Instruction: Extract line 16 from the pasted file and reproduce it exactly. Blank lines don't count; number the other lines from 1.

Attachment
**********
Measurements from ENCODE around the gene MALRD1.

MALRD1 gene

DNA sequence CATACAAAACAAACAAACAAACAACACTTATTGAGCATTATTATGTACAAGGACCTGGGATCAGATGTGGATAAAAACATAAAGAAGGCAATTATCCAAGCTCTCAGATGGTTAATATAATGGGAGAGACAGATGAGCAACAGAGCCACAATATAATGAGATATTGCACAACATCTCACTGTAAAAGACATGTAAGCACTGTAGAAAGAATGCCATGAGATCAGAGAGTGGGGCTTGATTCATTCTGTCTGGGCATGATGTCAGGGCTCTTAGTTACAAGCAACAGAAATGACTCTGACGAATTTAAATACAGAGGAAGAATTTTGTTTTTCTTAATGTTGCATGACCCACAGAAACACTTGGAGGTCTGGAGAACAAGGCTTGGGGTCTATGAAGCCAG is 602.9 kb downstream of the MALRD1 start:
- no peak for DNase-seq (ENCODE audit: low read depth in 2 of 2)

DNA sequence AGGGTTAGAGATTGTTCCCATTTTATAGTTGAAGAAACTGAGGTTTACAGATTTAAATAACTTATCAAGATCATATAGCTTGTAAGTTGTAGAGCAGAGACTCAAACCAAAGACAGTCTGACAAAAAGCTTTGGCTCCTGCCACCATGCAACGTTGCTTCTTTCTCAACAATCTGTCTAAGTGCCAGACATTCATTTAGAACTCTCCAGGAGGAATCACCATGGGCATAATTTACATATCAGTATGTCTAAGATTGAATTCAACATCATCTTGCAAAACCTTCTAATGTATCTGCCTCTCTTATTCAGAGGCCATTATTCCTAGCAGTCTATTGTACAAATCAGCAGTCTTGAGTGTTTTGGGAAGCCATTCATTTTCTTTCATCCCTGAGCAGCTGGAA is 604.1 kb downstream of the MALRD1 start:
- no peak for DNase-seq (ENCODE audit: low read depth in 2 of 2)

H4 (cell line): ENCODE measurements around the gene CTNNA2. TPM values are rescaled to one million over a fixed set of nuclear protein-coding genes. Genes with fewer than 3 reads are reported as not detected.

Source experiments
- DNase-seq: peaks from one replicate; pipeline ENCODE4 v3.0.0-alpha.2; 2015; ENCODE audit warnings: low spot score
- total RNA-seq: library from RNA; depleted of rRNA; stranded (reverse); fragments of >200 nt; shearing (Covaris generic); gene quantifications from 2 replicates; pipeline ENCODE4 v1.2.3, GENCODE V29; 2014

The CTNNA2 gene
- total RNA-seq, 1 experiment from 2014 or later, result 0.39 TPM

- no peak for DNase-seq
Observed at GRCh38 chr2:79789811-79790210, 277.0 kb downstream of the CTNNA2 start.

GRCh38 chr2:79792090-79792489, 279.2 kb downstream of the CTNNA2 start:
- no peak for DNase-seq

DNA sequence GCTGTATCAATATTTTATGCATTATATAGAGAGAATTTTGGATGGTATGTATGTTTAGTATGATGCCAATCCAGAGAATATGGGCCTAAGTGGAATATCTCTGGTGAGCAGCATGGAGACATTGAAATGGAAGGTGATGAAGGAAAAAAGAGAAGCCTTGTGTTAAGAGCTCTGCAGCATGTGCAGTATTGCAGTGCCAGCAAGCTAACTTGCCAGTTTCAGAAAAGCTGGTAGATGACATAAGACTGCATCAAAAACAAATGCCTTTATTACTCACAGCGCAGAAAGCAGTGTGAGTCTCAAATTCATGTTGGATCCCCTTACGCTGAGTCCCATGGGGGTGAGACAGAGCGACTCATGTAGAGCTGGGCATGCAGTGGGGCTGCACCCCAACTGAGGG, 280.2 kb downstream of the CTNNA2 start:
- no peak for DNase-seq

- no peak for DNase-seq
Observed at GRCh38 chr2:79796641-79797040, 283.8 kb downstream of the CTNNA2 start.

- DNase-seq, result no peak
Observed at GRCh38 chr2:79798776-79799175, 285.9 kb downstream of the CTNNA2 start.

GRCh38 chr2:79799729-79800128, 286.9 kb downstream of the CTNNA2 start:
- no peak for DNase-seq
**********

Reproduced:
- no peak for DNase-seq